Posts Tagged ‘thinking’
Human communication rests on a basic assumption of partner cooperativeness, including even requesting. In the current study, an adult made an ambiguous request for an object to 21-month-old infants, with one potential referent being right in front of her and the other being across the room. In a normal situation (Hands-Free), infants interpreted the request as referring to the distant object—the one the adult needed help fetching. In contrast, in a situation in which the adult was constrained so that fetching either object herself would be difficult (Hands-Occupied), infants selected the far object much less often. These results suggest that infants just beginning to acquire language already understand something of the cooperative logic of requests.
Human cognition and thinking are much more complex than the cognition and thinking of other primates. Human social interaction and organization are much more complex than the social interaction and organization of other primates as well. It is highly unlikely, we would argue, that this is a coincidence. Complex human cognition is of course responsible for complex human societies in the sense that human societies would fall apart if human-like cognition were not available to support them. But this cognition- to-society causal link is not a plausible direction for an account of evolutionary origins. For that direction of effect, there would need to be some other behavioral domain in which powerful cognitive skills were selected, and then those skills were somehow extended to solving social problems. But it is not clear what other behavioral domain that might be, given that we are trying to explain the many particularities of cognitive skills supporting humans’ unique forms of collaboration and communication, including in the end such things as cultural conventions, norms, and institutions. It seems highly unlikely that cognitive skills adapted for, say, individual tool use or the tracking of prey could be exapted in this way for such complex cooperative enterprises. And so, in the current view, the most plausible evolutionary scenario is that new ecological pressures (e.g., the disappearance of individually obtainable foods and then increased population sizes and competition from other groups) acted directly on human social interaction and organization, leading to the evolution of more cooperative human lifeways (e.g., collaboration for foraging and then cultural organization for group coordination and defense). Coordinating these newly collaborative and cultural lifeways communicatively required new skills and motivations for co-operating with others, first via joint intentionality, and then via collective intentionality. Thinking for co-operating. This, in broadest possible outline, is the shared intentionality hypothesis.
Many of our difficulties in our practical lives are not of the form of “problems” that we can solve by reasoning; nor are they are “empirical problems” that we can solve by discovering something currently unknown to us by the application of a science-like methodology. They are difficulties of a quite another kind: they are relational or orientational difficulties to do with how we, as practitioners, spontaneously respond to features in our surroundings with appropriate anticipations ‘at the ready’, so to speak, thus to ‘go on’ within them without being (mis)lead into taking any inappropriate next steps. Difficulties of this second kind are not solved but resolved in the course of our ‘moving about’ within our surroundings, in our tentative explorations of the possible next steps they make available to us. Thus the outcomes of our inquiries as practitioners are not to be measured in terms of their end points – in terms of their objective outcomes – but in terms of what we learn along the way, in the course of the unfolding movements they led us into making. In other words, rather than resulting in nameable ‘things’ out in the world, i.e., products, their results come to be registered in our (still in process) embodied capacities and sensitivities. What is special about this kind of learning without explicit teaching, is that it occurs spontaneously, throughout our lives; it is basic and prior to all our more self-conscious learning and teaching. It gives rise to what I have elsewhere called withness-thinking or thinking systemically, and my purpose here is to explore the collaborative nature of the practices involved in such sensitivities coming to be shared within a social group.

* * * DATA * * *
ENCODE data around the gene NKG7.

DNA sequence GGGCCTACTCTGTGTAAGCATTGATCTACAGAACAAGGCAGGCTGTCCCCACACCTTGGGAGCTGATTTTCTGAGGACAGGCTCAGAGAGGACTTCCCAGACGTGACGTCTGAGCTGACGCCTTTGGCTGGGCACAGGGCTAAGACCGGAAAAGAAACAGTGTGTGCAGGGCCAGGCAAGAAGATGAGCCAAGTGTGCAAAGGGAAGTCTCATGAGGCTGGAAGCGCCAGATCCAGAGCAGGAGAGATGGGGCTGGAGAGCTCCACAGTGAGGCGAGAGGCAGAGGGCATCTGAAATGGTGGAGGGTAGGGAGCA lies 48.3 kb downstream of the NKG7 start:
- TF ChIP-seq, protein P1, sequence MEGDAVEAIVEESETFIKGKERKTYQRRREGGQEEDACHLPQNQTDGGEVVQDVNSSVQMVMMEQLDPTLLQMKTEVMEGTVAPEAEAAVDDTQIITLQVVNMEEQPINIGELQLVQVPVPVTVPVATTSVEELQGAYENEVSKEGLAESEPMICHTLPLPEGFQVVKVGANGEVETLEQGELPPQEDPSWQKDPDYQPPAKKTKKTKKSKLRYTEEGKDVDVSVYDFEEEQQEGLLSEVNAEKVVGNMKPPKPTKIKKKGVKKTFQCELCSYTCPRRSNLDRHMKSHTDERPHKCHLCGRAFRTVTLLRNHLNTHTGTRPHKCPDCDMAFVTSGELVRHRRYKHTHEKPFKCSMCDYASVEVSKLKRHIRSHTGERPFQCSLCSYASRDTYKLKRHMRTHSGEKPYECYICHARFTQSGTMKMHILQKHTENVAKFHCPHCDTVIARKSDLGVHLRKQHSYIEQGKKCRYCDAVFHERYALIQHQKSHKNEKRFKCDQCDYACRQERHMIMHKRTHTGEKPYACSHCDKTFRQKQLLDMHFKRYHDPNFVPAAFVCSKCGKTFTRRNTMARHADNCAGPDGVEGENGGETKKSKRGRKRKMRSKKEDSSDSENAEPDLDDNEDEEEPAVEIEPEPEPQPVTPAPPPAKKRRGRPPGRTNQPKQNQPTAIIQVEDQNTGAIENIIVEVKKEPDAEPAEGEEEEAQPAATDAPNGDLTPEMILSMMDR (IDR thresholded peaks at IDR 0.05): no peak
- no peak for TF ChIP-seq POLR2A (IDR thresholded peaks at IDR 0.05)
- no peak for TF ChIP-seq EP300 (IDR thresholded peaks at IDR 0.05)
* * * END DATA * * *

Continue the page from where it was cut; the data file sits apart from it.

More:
The way I see it, philosophy should serve human flourishing. To this effect, philosophy should break away from its academic and scholarly boundaries, take seriously its Socratic origins, and develop communicative strategies that work in the contemporary context. Philosophy is the art of thinking and its chief instrument is reason. Each human being possesses the potential for thinking and for insight. Accordingly, philosophy should strengthen that capacity. Philosophy aims to contribute to the creation of a better life as a result of an individual’s improved thinking. Thus understood, philosophy is more an activity than a discipline. Indeed, in my opinion philosophy should insist on personal, context-sensitive, multi-methodological, multi-layered and polyphonic dialogue with people. Connectivity and relatedness are of the essence. Philosophy thus conceived operates across paradigms and covers existentially, pragmatically and humanly fundamental aspects of life with energy, excitement, a sense of integration and a feel for the relevant.